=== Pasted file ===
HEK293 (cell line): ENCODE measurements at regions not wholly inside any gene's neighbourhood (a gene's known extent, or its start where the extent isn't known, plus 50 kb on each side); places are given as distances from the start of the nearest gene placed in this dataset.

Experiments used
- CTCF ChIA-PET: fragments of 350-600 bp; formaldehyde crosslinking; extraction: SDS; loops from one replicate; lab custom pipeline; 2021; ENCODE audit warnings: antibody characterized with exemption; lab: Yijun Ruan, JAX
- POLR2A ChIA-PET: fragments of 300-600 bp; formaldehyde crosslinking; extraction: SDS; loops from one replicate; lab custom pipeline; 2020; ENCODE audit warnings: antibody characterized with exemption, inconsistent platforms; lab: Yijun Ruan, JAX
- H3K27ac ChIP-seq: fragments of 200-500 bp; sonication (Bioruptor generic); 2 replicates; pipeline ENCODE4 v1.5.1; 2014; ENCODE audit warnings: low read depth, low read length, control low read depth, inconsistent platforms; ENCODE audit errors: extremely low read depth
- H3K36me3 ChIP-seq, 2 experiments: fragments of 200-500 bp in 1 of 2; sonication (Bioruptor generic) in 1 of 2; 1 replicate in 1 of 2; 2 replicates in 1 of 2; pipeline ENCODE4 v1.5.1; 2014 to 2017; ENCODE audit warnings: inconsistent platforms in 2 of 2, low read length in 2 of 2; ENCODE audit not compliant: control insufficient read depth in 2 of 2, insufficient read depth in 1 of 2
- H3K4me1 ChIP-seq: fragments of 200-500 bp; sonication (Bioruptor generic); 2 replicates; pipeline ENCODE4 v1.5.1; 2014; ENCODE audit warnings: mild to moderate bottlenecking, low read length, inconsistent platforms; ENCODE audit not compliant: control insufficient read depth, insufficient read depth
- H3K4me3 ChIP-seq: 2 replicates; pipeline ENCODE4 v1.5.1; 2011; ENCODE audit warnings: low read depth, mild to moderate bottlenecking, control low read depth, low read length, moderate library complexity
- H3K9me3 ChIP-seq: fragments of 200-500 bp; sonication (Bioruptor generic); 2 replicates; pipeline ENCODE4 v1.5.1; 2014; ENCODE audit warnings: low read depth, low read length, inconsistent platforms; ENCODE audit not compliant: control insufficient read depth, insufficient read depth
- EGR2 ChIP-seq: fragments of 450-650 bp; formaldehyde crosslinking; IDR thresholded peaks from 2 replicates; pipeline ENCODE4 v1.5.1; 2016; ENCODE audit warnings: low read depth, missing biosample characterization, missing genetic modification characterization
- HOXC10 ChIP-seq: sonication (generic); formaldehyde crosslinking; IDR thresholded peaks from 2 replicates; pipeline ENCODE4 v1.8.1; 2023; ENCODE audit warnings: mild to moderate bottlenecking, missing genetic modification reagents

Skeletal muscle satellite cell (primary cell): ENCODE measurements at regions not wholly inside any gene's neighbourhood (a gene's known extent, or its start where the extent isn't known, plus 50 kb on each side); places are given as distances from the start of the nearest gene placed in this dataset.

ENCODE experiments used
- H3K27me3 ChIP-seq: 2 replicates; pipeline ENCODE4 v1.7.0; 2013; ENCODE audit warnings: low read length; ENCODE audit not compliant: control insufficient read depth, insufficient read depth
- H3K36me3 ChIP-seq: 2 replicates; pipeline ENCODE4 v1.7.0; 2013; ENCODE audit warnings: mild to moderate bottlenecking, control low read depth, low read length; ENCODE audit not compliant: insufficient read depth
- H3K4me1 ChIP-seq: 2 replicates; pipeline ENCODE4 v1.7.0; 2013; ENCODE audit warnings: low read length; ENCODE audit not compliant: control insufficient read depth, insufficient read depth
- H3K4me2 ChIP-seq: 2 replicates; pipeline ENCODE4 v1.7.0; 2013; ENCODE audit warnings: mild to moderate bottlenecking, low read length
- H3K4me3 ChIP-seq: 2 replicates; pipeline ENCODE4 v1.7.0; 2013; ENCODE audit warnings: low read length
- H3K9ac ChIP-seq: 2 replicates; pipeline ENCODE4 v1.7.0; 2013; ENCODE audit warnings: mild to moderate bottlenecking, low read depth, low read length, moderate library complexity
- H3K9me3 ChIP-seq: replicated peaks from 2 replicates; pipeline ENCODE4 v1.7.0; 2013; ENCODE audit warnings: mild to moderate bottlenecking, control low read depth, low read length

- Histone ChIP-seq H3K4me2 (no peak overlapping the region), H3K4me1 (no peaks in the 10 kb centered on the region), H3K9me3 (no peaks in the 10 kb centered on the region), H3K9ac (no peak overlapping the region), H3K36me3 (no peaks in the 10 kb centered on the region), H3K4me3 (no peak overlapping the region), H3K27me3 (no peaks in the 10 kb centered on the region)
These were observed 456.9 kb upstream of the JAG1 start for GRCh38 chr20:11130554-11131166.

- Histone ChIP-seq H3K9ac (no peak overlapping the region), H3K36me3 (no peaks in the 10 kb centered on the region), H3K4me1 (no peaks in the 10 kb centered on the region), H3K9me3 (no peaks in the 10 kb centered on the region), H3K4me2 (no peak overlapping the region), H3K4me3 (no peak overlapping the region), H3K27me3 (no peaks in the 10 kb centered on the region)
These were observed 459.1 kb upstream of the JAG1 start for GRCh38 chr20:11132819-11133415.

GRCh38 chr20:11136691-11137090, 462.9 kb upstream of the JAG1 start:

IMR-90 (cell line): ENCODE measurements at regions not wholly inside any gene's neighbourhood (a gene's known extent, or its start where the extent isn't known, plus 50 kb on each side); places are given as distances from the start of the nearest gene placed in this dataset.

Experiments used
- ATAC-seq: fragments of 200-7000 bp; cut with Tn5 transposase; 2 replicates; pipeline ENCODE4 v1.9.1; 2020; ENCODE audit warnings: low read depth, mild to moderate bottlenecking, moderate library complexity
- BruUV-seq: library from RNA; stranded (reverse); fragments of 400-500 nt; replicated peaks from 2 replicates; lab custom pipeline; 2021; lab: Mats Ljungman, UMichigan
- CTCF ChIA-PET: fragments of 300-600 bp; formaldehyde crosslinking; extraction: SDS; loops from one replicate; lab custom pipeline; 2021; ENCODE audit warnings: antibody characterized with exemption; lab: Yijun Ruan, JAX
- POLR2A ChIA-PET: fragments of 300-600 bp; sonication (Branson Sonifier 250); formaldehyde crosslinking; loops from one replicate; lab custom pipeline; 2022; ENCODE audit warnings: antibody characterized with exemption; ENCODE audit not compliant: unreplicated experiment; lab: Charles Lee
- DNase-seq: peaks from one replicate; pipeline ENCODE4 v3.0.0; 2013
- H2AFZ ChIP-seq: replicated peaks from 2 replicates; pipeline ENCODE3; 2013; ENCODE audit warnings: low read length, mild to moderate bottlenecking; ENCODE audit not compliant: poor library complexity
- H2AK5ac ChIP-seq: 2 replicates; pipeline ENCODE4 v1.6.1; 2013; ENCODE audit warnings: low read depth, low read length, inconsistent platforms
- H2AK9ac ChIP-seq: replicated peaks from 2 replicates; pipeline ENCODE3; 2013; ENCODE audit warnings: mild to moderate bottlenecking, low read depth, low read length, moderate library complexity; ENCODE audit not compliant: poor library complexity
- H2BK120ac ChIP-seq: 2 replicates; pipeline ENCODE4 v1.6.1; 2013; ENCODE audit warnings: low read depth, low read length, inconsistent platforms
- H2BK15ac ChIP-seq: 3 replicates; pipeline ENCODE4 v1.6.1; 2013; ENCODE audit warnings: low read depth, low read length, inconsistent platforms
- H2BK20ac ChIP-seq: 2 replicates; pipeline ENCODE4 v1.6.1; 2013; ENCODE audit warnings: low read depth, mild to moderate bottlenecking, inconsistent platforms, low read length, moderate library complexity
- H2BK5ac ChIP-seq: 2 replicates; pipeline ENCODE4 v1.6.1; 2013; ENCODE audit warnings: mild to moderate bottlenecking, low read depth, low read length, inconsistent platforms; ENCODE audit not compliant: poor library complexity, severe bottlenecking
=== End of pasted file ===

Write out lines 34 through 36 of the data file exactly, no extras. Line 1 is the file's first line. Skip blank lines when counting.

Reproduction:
- H2AK5ac ChIP-seq: 2 replicates; pipeline ENCODE4 v1.6.1; 2013; ENCODE audit warnings: low read depth, low read length, inconsistent platforms
- H2AK9ac ChIP-seq: replicated peaks from 2 replicates; pipeline ENCODE3; 2013; ENCODE audit warnings: mild to moderate bottlenecking, low read depth, low read length, moderate library complexity; ENCODE audit not compliant: poor library complexity
- H2BK120ac ChIP-seq: 2 replicates; pipeline ENCODE4 v1.6.1; 2013; ENCODE audit warnings: low read depth, low read length, inconsistent platforms